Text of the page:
Cattle TB vaccine 'is years away', MP is told

A cow Scientists are looking to find a more effective way of finding out if a cow has TB or not

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A West County MP has been told a vaccine for cattle against bovine TB is at least 10 years away.

Liberal Democrat MP David Heath said Defra officials are lobbying the EU to try to speed up the approval process.

At present the vaccination of cattle against bovine TB is forbidden under international and EU law.

Plans for a cull of badgers in west Somerset and Gloucestershire to try to reduce levels of bovine TB have been put on hold until the summer.

'Useful dialogue'

Mr Heath, who represents the Somerton and Frome constituency said there had been a "very useful dialogue" with the European Union Health Commissioner Tonio Borg.

Mr Heath told the BBC's Inside Out West TV programme: "He's come back with some proposals as to how we could take this forward in an effective way, we're very keen to do that.

"The bad news is that there's a very long timescale. Commissioner Borg estimates that, even if everything goes swimmingly, it will probably take about 10 years before we actually are able to use a vaccine on cattle in this country."

Scientists at the Animal Health and Veterinary Laboratories Agency (AHVLA) in Surrey have been working to find a vaccine for the past 15 years.

In 2012 they applied to the Veterinary Medicines Directorate (VMD) for the licensing of the Bacillus Calmette-Guérin (BCG) vaccine, the same one used to protect humans, for use in cattle.

Prof Glyn Hewinson, chief scientist at the AHVLA said although BCG is not 100% effective "it does work".

"What we know is it will protect a certain number of animals against acquiring infection," he said.

"It will reduce the infection in a certain percentage of animals, and by doing so we expect it to reduce the transmission of TB from one animal to another."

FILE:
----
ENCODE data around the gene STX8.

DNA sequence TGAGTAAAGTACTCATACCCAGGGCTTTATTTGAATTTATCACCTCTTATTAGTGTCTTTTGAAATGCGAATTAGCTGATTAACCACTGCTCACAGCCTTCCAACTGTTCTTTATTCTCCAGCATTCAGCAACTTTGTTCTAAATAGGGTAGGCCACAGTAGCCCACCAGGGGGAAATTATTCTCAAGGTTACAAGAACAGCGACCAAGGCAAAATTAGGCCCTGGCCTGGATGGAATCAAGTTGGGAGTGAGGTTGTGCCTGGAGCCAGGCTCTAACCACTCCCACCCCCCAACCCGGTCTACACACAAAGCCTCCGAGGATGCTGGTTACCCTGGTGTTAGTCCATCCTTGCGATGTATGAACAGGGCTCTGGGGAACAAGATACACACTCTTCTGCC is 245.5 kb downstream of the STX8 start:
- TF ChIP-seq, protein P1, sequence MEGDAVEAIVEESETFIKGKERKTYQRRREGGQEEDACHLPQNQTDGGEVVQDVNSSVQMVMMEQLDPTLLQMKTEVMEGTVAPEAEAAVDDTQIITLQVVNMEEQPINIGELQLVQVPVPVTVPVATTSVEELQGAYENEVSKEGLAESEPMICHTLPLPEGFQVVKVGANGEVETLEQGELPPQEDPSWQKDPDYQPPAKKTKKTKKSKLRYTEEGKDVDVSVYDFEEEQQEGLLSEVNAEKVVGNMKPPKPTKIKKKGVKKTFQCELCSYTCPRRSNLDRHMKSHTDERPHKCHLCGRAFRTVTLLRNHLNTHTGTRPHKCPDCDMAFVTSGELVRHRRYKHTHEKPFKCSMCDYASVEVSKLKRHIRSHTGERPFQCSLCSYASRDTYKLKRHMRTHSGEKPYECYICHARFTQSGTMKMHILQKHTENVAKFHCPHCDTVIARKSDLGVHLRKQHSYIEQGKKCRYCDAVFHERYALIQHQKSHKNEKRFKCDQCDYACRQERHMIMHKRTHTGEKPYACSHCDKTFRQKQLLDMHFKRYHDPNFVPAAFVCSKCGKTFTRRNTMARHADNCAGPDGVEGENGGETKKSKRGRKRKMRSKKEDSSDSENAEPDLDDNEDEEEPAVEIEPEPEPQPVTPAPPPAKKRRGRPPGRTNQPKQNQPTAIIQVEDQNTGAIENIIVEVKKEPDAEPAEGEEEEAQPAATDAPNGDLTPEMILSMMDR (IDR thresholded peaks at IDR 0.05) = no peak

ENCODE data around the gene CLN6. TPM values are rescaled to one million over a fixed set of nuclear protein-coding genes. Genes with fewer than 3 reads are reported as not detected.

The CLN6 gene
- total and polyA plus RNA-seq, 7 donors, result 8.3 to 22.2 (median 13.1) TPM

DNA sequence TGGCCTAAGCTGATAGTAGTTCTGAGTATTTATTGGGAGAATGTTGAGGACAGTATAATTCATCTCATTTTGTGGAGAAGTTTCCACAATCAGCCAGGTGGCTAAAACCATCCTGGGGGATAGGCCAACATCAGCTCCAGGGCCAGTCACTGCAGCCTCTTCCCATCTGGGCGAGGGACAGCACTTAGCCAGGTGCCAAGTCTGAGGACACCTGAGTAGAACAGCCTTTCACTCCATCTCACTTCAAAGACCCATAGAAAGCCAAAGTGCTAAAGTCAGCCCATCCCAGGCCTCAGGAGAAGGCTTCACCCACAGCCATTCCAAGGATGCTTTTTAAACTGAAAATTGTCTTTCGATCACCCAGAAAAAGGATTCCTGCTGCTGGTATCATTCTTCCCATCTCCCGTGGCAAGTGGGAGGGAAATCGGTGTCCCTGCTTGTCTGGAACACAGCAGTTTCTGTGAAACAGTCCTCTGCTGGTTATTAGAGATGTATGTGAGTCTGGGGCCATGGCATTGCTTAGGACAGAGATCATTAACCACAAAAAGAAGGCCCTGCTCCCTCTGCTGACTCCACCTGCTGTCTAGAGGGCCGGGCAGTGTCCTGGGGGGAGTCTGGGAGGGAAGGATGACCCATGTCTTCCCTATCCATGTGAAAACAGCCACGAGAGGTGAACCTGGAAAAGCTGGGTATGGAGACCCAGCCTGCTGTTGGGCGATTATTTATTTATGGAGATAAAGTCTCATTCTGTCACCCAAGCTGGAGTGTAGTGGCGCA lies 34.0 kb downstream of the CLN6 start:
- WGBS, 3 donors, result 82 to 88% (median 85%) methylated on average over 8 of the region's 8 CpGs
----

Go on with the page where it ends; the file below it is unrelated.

But even if the VMD grants a licence for BCG to be used in cattle, field trials still need to be held to prove that it works under real farm conditions as well as experimental ones.

And these field trials are blocked from going ahead because of the ban on vaccinating cattle.

The reason for the ban is the skin test currently used to identify cattle with TB cannot tell the difference between infected animals and those vaccinated with BCG.

'Robust data'

Both infected and vaccinated animals appear to test positive for TB so scientists are now looking at the the DIVA test (Differentiate Infected from Vaccinated Animals) as a way of telling the difference.

Prof Hewinson says his team has developed one but this also needs field trials.

He said: "At the moment we're in this Catch-22 where it's illegal to vaccinate cattle and yet in order to generate robust data to reassure Europe that our DIVA tests are sensitive enough we need to do field trials."

Prof Hewinson said his scientists will now work on designing the necessary field trials so that a detailed approach can be presented to European officials in the hope of moving forward.

You can find out more about this story on Inside Out West on BBC One at 19:30 GMT and afterwards on the iPlayer.

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